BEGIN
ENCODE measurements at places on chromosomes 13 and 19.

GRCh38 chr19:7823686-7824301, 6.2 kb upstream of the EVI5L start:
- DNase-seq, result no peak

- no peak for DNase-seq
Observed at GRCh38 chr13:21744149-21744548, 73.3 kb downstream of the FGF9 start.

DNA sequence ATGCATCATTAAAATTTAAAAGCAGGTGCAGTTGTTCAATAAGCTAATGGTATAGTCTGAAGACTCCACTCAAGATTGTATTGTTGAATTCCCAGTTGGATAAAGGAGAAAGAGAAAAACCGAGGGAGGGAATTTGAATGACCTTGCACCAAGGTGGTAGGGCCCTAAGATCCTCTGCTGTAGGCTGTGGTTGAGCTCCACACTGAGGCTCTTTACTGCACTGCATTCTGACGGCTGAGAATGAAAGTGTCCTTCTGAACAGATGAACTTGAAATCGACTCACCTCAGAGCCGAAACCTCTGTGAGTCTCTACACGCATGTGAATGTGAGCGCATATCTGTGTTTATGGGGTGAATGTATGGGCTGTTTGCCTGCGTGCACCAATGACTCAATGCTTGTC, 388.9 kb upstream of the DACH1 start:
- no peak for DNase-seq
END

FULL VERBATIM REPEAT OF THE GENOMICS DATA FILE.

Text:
ENCODE measurements at places on chromosomes 13 and 19.

GRCh38 chr19:7823686-7824301, 6.2 kb upstream of the EVI5L start:
- DNase-seq, result no peak

- no peak for DNase-seq
Observed at GRCh38 chr13:21744149-21744548, 73.3 kb downstream of the FGF9 start.

DNA sequence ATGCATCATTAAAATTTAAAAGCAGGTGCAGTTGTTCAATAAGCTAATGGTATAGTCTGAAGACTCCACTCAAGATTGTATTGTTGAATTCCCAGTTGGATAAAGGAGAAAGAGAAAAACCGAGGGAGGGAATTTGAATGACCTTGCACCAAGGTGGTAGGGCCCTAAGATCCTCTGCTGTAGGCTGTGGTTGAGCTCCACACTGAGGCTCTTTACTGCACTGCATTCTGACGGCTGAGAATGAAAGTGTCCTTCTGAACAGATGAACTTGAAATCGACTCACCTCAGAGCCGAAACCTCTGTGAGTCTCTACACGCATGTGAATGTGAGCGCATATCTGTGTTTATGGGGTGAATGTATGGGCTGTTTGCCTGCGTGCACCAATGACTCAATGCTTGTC, 388.9 kb upstream of the DACH1 start:
- no peak for DNase-seq